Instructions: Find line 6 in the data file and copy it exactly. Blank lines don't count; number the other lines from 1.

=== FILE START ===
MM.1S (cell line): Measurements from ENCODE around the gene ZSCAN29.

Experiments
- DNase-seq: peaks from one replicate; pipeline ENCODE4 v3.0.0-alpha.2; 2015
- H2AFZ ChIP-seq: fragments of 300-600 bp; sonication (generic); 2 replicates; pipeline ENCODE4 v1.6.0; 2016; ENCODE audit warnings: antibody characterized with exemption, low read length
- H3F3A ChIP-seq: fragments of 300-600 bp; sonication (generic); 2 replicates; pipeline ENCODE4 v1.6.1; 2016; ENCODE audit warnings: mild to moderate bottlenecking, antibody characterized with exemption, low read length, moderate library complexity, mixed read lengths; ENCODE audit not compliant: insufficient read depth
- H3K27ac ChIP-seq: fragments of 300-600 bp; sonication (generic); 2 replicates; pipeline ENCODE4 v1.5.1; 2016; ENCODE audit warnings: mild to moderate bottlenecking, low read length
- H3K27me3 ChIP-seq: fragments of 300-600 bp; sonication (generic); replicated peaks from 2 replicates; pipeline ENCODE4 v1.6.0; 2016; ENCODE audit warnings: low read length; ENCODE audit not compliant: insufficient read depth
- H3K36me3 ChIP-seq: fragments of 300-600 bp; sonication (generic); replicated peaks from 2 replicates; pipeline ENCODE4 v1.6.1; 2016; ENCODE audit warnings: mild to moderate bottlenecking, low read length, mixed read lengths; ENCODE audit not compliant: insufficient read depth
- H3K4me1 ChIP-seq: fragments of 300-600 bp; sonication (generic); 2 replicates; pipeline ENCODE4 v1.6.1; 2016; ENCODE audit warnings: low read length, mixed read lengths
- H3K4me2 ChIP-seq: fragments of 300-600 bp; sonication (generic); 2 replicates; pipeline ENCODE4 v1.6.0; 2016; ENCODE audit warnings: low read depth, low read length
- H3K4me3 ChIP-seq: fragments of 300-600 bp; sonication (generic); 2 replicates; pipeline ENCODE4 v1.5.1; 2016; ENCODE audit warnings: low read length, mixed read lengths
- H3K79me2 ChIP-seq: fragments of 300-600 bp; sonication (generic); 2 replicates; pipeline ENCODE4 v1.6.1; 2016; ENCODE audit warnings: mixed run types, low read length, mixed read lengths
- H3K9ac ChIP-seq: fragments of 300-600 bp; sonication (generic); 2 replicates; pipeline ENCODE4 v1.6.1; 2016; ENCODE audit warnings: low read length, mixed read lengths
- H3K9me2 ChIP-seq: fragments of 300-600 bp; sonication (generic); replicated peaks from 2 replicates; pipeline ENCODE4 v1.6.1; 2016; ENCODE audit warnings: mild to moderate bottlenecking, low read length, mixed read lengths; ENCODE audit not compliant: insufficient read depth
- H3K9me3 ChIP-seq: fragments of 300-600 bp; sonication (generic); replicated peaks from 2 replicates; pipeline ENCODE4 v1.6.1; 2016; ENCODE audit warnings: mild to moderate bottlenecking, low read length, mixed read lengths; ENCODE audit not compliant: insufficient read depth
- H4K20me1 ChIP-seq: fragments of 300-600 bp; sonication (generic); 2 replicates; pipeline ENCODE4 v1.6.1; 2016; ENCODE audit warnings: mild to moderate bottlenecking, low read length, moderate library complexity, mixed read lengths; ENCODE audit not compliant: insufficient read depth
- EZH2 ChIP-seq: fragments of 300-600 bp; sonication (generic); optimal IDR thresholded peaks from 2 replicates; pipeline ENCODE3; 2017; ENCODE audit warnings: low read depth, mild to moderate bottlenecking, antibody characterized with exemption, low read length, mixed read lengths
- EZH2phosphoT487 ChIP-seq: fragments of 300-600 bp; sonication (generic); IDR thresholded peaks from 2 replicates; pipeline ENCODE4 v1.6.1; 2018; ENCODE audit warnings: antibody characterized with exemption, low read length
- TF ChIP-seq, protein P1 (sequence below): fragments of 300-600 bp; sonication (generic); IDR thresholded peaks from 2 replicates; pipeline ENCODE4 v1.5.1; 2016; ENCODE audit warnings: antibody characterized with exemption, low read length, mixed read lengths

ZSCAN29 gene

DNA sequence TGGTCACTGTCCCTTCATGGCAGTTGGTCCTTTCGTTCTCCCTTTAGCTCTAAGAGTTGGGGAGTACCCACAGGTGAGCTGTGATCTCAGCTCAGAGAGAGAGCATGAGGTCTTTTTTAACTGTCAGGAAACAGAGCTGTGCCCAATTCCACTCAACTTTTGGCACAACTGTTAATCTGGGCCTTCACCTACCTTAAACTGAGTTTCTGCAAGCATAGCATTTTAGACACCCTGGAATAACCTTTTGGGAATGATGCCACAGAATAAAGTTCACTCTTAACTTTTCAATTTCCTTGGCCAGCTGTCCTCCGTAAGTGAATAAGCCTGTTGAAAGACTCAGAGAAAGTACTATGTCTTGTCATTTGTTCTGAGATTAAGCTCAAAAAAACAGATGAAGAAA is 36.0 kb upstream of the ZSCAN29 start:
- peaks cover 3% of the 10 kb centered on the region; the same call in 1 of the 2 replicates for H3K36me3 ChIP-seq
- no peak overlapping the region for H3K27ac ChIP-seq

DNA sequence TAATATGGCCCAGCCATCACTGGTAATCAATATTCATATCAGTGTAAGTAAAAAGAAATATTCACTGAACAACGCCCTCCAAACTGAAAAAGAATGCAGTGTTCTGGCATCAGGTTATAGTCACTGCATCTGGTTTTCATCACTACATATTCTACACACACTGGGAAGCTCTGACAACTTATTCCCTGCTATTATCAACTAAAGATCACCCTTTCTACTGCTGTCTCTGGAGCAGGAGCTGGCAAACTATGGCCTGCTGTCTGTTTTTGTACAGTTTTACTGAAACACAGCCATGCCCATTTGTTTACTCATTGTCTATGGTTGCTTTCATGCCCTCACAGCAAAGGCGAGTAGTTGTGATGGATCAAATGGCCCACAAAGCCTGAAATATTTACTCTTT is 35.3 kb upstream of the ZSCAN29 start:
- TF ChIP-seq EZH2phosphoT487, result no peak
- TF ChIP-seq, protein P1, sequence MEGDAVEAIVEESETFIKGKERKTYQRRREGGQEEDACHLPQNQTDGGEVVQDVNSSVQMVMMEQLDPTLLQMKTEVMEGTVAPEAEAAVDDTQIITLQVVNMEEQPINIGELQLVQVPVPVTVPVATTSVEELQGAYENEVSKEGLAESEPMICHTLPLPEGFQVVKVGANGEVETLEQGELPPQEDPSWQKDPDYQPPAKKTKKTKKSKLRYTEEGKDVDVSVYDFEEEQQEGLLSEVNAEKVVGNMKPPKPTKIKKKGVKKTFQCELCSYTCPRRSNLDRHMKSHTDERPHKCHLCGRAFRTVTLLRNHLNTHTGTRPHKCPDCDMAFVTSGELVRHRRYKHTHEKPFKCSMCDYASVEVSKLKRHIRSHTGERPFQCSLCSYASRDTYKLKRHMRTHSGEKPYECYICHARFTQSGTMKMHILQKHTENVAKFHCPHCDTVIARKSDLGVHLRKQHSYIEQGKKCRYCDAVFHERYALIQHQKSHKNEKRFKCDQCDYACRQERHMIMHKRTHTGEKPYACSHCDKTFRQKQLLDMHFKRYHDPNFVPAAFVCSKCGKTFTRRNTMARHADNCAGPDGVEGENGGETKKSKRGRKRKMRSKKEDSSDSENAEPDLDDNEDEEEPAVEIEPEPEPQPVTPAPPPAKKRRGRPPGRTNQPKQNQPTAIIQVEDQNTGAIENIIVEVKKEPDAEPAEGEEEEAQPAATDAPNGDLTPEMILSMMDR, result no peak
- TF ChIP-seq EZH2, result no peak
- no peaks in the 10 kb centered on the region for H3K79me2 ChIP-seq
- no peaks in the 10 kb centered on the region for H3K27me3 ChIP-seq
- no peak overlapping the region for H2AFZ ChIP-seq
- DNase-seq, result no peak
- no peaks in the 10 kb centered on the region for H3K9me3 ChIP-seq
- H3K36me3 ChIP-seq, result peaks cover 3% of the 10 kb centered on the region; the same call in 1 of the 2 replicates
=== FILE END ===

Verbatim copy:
- H3K27ac ChIP-seq: fragments of 300-600 bp; sonication (generic); 2 replicates; pipeline ENCODE4 v1.5.1; 2016; ENCODE audit warnings: mild to moderate bottlenecking, low read length